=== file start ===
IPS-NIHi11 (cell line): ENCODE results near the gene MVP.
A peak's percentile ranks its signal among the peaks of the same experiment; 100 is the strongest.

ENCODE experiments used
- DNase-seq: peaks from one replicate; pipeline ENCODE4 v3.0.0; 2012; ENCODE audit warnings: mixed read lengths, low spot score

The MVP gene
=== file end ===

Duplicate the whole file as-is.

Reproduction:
IPS-NIHi11 (cell line): ENCODE results near the gene MVP.
A peak's percentile ranks its signal among the peaks of the same experiment; 100 is the strongest.

ENCODE experiments used
- DNase-seq: peaks from one replicate; pipeline ENCODE4 v3.0.0; 2012; ENCODE audit warnings: mixed read lengths, low spot score

The MVP gene